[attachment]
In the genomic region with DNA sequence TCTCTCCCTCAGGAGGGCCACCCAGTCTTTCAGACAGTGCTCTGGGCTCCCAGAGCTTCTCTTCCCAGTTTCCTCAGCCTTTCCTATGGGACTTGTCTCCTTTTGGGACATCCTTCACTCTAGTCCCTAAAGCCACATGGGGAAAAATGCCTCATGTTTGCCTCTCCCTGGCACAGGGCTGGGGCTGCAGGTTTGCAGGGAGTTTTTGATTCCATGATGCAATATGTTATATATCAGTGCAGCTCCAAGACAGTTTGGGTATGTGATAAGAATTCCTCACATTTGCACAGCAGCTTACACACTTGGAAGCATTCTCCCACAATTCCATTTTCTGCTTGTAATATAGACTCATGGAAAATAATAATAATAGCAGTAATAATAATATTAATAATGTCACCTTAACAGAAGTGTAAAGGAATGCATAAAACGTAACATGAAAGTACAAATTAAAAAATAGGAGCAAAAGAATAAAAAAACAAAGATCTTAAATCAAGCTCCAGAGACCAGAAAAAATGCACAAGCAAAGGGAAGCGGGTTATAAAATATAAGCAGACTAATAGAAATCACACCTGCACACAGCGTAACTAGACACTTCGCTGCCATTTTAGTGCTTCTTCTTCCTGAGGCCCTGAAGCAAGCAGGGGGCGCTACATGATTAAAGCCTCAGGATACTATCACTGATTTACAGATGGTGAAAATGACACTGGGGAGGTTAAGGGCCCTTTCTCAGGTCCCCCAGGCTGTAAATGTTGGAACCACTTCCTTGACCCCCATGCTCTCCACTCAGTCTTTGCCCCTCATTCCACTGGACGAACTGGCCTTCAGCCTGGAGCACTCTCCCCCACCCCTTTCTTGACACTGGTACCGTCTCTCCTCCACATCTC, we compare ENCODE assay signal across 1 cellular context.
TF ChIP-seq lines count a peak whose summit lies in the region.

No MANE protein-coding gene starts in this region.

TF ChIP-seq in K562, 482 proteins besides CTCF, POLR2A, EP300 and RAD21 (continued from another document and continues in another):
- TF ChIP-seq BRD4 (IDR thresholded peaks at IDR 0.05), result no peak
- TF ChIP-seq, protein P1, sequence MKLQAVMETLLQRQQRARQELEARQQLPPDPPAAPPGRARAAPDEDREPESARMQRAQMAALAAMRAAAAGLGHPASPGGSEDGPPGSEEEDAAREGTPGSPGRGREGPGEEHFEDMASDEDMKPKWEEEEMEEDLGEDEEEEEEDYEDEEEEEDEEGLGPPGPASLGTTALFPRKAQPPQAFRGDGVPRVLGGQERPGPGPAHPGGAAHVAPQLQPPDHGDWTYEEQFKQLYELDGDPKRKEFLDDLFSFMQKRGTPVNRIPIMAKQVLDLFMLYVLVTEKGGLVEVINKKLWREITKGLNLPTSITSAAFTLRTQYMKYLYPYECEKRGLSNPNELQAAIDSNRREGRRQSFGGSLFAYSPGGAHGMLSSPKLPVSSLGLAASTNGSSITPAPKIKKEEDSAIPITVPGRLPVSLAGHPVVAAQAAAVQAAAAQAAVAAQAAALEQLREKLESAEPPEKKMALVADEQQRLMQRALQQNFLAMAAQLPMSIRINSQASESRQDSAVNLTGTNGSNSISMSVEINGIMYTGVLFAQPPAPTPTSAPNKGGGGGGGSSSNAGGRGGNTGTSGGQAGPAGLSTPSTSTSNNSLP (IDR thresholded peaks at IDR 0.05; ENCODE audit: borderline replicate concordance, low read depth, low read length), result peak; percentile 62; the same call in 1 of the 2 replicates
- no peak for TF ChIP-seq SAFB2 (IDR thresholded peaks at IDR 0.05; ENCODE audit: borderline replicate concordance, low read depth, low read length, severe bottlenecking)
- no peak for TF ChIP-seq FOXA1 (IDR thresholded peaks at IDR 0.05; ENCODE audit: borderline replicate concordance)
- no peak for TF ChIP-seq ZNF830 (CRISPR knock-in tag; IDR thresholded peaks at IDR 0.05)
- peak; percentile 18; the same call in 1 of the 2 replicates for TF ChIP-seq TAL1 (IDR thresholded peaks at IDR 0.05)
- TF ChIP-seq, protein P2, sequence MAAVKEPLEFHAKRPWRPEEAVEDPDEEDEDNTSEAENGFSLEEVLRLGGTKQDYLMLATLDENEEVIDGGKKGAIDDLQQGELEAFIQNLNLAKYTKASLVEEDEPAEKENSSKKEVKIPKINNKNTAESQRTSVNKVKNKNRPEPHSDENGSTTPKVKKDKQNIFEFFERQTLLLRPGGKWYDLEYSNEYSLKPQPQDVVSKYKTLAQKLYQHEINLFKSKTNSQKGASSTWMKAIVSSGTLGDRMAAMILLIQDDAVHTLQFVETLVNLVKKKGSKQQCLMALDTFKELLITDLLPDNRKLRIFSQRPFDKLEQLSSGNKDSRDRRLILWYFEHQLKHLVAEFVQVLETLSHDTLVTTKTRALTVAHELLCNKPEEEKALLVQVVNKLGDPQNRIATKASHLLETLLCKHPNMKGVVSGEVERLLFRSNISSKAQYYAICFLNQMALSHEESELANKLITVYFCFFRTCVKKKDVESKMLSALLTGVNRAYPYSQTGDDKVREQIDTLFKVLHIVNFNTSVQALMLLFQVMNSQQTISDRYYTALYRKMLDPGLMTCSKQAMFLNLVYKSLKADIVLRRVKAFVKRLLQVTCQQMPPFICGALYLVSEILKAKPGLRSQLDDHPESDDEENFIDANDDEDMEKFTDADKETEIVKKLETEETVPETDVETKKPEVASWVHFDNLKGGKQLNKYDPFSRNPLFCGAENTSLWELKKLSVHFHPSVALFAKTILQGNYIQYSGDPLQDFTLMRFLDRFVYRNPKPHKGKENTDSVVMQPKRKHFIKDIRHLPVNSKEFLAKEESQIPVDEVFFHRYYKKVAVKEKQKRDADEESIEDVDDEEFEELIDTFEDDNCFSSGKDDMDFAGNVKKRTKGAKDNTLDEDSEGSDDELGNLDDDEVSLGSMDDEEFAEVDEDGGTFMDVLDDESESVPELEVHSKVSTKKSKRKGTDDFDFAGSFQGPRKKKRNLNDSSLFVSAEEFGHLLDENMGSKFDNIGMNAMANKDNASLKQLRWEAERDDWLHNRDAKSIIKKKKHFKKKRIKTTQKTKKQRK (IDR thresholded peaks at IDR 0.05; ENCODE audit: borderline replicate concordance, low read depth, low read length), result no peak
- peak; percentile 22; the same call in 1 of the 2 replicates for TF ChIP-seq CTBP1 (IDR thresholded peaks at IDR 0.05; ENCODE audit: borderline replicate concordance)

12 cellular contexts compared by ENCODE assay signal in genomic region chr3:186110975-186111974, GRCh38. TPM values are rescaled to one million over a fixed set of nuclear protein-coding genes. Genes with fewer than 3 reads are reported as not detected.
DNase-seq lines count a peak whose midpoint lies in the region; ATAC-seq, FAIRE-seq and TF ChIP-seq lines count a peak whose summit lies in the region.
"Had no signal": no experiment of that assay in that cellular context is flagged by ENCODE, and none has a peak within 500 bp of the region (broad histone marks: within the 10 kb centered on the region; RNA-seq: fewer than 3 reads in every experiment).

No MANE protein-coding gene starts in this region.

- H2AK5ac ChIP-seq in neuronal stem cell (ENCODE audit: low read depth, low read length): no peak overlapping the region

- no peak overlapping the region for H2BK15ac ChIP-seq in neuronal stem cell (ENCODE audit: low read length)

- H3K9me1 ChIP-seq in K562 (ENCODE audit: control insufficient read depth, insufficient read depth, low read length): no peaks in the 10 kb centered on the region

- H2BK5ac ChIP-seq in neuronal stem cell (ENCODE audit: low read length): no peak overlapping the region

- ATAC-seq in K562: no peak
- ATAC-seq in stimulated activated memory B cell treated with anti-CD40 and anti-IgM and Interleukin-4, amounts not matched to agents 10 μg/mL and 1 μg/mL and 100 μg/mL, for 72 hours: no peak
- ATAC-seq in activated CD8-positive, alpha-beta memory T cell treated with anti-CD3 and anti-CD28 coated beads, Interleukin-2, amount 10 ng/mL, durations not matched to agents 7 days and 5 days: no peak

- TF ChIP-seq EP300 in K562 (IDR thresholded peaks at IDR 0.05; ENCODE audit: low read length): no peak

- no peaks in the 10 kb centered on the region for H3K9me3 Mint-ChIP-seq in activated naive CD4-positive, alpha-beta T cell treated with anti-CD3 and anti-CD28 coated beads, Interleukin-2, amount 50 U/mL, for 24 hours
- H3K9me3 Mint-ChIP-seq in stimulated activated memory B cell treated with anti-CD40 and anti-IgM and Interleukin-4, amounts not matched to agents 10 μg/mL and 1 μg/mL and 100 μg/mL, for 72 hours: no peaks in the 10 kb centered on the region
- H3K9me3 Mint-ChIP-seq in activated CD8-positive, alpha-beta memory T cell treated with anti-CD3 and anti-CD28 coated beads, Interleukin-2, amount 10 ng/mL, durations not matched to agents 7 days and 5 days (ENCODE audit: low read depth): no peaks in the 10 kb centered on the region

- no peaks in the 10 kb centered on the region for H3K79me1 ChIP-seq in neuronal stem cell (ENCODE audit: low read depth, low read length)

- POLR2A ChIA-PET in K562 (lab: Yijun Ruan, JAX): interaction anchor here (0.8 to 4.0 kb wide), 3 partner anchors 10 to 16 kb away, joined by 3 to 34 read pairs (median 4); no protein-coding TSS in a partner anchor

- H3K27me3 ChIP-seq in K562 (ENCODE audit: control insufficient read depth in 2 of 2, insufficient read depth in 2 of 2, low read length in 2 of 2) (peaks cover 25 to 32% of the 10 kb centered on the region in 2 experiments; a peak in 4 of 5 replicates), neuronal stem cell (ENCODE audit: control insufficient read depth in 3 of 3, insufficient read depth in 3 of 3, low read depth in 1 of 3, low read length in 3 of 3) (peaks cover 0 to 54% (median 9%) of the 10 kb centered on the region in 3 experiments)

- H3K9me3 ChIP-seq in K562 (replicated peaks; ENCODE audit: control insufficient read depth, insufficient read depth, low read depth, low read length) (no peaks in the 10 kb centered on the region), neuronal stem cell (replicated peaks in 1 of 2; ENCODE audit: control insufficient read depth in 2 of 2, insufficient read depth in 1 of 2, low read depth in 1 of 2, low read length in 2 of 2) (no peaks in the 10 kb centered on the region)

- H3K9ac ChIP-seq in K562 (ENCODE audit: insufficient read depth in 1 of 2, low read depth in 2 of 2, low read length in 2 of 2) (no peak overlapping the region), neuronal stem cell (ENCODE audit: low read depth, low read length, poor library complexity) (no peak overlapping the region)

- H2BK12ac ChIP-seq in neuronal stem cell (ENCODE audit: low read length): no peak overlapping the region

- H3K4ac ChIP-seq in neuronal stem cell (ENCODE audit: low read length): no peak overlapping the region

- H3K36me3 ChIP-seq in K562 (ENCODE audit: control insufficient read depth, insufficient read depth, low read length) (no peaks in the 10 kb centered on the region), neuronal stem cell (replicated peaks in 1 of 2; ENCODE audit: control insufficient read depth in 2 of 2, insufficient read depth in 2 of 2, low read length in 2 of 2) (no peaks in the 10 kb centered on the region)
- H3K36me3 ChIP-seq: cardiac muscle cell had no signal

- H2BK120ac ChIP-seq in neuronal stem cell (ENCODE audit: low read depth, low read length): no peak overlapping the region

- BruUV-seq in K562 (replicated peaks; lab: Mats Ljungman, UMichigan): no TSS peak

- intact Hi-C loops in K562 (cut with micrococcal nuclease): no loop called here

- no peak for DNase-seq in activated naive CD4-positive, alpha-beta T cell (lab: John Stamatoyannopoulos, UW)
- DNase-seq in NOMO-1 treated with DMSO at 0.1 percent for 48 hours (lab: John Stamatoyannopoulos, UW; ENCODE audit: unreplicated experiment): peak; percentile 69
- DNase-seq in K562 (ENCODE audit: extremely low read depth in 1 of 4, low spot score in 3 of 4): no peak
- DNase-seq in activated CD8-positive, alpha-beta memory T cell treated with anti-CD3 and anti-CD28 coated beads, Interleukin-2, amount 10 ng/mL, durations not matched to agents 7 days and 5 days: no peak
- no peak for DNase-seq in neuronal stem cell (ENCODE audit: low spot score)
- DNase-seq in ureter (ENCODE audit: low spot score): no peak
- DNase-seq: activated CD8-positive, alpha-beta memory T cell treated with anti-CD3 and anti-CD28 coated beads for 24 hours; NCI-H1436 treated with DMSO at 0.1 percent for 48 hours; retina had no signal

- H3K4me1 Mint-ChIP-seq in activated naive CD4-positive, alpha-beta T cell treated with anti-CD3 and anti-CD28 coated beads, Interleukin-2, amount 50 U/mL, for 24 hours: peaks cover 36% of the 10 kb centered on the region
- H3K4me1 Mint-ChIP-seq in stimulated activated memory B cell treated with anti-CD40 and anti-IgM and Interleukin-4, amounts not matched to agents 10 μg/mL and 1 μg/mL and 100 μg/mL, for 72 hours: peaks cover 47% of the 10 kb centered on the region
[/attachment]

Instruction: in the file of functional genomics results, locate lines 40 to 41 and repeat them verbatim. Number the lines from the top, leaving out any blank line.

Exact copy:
- no peak for DNase-seq in activated naive CD4-positive, alpha-beta T cell (lab: John Stamatoyannopoulos, UW)
- DNase-seq in NOMO-1 treated with DMSO at 0.1 percent for 48 hours (lab: John Stamatoyannopoulos, UW; ENCODE audit: unreplicated experiment): peak; percentile 69